El Salvador’s attorney general has opened an investigation to determine whether José Luis Merino, one of the three chief leaders of the ruling FMLN party, is involved in drug and weapons trafficking.
Merino is a member of the political commission of the Farabundo Marti National Liberation Front (Frente Farabundo Martí para la Liberación Nacional – FMLN) and a congressman in the Central American Parliament. He has been one of the financial brains of the former guerrilla army turned political party since the end of El Salvador’s 12-year civil war in 1992.
Attorney General Douglas Meléndez said he has reopened an old investigation of Merino and will add to it accusations made by US Senator Marco Rubio in a June 29 hearing.
“You’ve got the right hand man of the president of El Salvador, José Luis Merino. This guy is a top-notch, world class money launderer, arms smuggler for the FARC as well as corrupt Venezuelan officials,” Rubio said during a hearing on global corruption at the Senate Foreign Relations Committee. “Why is this guy not sanctioned?”
The FMLN was quick to dismiss Rubio’s accusations in a press statement that characterized the senator as a “political loser” mounting a politically-motivated attack.
The attorney general, however, said he was looking into it. “There is an investigation of events related to Mr. Merino that was opened in 2014,” Meléndez told reporters in El Salvador, adding that it was “related to the issue of drugs and weapons.”
“We are going to review that information and pick it up,” Meléndez said.
A source in Meléndez’s office told InSight Crime that the attorney general has asked his staff to review the old accusations and include them in a new file that he decided to open after hearing Rubio’s statement. “He has asked for everything we have on Merino, and will go on from there,” said the official, who spoke on the condition of anonymity.
“Given these statements from a public official of another country, and given that they are addressing a politician and public official of our country, we can’t not investigate,” Meléndez told reporters.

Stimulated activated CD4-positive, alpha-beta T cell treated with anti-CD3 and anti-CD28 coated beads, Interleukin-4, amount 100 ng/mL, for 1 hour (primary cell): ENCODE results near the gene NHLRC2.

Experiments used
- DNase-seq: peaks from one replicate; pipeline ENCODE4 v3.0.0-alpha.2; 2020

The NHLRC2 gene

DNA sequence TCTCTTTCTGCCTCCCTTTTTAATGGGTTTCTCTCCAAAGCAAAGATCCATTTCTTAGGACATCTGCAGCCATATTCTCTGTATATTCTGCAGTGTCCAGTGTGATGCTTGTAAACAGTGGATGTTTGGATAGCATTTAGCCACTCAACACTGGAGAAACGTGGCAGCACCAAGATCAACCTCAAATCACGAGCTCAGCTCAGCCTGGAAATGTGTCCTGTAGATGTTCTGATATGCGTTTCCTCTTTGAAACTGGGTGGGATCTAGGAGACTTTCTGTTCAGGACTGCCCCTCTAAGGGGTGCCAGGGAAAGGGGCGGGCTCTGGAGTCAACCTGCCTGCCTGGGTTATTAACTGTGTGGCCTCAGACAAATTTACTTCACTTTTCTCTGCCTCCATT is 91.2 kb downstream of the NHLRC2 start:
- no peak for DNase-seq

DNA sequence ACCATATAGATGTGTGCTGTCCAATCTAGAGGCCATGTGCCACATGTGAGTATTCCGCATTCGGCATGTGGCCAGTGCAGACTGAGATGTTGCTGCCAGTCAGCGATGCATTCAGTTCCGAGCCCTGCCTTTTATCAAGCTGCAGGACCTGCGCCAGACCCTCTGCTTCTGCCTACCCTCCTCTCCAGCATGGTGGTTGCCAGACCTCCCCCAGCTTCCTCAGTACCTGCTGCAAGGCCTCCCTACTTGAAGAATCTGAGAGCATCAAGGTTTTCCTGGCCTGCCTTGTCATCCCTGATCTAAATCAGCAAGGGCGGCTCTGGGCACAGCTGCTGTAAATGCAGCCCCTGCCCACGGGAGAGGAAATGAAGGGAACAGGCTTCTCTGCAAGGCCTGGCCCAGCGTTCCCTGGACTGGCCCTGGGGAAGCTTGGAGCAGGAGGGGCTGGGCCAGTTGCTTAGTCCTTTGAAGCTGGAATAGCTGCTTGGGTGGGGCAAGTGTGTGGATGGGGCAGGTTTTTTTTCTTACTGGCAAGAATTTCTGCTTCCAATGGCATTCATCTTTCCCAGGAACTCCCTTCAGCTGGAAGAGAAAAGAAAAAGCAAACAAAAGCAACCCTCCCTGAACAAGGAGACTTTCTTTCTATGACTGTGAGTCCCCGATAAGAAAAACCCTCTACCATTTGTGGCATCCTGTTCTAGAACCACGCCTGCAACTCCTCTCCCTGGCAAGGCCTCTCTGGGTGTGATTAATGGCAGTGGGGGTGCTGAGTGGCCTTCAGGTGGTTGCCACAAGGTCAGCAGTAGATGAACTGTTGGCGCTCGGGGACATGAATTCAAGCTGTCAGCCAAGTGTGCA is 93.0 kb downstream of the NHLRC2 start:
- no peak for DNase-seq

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The pre-existing investigative file was opened in 2014 by the attorney general at that time, Luis Martínez, after Spanish newspaper ABC published a story alleging that one of Merino’s staffers had made contact with officials of President Nicolás Maduro’s administration in Venezuela to arrange flights presumably carrying illegal drugs. Meléndez’s staff said former attorney general Martínez failed to advance with that investigation.
The ABC story, based partly on US sources, said that in 2011 one of Merino’s deputies asked Maduro’s secretary to expedite flying permits for an airplane bearing the US registration N769M, owned by Execuflight, a company linked to Salvadoran businessman Enrique Rais. Venezuelan sources told InSight Crime that N769M had asked permission at least twice to fly over Apure, an area signaled by the US State Department as a cocaine hub.
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This is not the first time José Luis Merino, alias “Comandante Ramiro Vásquez,” has been mentioned in connection with drug crimes.
In 2008, Colombian officials reported emails from Merino showed up on the laptop of slain guerrilla commander Raul Reyes, of the Revolutionary Armed Forces of Colombia (Fuerzas Armadas Revolucionarias de Colombia FARC). Reyes was killed in a Colombian air strike and assault on a guerrilla camp across the border in Ecuador. The recovered emails linked Reyes and the FARC to Venezuelan officials and others, including Merino. Merino’s name appeared in several emails related to an arms trafficking operation.
El Salvador also opened an investigation, but — as with the 2014 investigation — it never advanced. Merino and the FMLN have consistently dismissed the accusations as politically-motivated attacks fabricated by right-wing opponents and the media.
US law enforcement officers told InSight Crime that Merino has been a person of interest for Washington for almost a decade now. “He has been there long enough,” said an official, who asked not to be named due to lack of authorization to speak publicly.
The file that Meléndez is opening now will be at least the fourth investigation in which José Luis Merino’s name is included. None of the previous investigators pursued drug and weapons trafficking allegations, and to have a Salvadoran attorney general say he is investigating the FMLN strongman for those alleged crimes is unprecedented.